News from the front desk on Friday (part II) – If you’re in the camp that thought the Greens under Richard Di Natale was too focused on playing the sensible middle ground and not enough about standing in front of bulldozers, then you’ll be pleased.
New leader Adam Bandt has come out punching, calling on coal and other fossil fuel companies to pay $1 billion to fight bushfires they contribute to through climate heating, effectively forcing them to pick up their externalities after themselves. There’s some merit in that, and precedent: the user pays system.
He’s also called for stronger policies on linking climate crisis with the “crises of housing, jobs, and inequality”.
And he’s called for a Green New Deal, US style.
Specifically, “dental care inclusion in Medicare, free education, and a ‘manufacturing renaissance’ driven by cheap, clean energy”.
Here’s more of a taste of how he thinks:
“Part of the reason I’m excited about being leader now is that people are feeling the effects of climate very physically. Here in parliament, the rooms smell like smoke. When I dropped my kids off at daycare just a few weeks ago, the air was so dangerous that the warning on my phone showed someone in a gas mask.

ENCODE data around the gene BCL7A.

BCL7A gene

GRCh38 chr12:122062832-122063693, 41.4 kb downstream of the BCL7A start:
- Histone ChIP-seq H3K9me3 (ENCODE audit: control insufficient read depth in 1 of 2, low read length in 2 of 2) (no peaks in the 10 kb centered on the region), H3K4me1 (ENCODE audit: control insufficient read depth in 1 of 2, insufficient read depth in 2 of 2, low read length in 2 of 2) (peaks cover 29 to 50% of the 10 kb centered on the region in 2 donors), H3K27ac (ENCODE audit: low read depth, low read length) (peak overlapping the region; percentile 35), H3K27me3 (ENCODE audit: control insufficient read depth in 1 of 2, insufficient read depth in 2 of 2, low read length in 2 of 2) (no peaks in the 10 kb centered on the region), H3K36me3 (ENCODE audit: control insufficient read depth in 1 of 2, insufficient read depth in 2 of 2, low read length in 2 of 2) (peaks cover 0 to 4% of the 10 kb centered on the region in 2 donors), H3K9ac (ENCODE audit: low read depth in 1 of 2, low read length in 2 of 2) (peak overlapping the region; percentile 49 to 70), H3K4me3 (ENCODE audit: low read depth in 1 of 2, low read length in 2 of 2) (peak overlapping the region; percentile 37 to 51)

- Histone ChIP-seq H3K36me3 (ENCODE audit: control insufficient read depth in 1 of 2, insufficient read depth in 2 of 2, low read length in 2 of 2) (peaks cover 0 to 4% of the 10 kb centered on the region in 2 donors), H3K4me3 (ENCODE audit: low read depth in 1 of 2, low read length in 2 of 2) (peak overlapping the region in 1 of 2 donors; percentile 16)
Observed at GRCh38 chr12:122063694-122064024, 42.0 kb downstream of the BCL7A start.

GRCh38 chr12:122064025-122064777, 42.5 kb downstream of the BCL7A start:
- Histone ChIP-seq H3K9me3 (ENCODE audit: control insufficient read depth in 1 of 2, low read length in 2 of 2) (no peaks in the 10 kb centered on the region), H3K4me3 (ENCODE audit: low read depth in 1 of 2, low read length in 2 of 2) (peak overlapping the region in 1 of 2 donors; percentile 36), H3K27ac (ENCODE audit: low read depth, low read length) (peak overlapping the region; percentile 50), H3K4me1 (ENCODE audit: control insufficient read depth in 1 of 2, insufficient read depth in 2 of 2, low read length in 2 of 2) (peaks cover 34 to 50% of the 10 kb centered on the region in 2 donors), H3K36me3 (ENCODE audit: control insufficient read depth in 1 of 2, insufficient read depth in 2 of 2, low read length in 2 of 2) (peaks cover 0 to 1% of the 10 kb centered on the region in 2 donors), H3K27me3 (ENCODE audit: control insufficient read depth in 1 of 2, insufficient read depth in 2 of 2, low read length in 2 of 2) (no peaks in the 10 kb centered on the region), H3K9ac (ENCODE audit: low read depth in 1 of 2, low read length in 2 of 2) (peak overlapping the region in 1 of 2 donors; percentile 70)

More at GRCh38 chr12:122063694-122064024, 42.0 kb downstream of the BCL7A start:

“We have a climate and environment emergency, an inequality crisis and a jobs crisis and the government’s only answer is ‘well, get used to it, because it is the new normal’. Well, I refuse to adapt to kids wearing gas masks.”
The Australian called him the Greens’ attack dog. Charming.
But if you think that the “loony left” or “sandal wearing muesli munching hippies” are the only ones pleased with this, think again.
The focus in financial circles are increasingly about climate. The stories in the local media, by volume, are growing exponentially, we guess.
Investors are either pulling out of fossil fuels fast or preparing to. Regulators are urging greater action on climate – Reserve Bank of Australia Governor Philip Lowe recently urged capital spending on energy related areas as ways to bolster the economy.
Outfits that assess financial risk are creating or buying the tools to measure climate risk. The latest to announce a new measurement tool is MSCI with its MSCI Climate Value-At-Risk designed to measure “the potential impact of climate change on company valuations” while “helping to identify innovative low carbon investment opportunities, through security specific modelling”.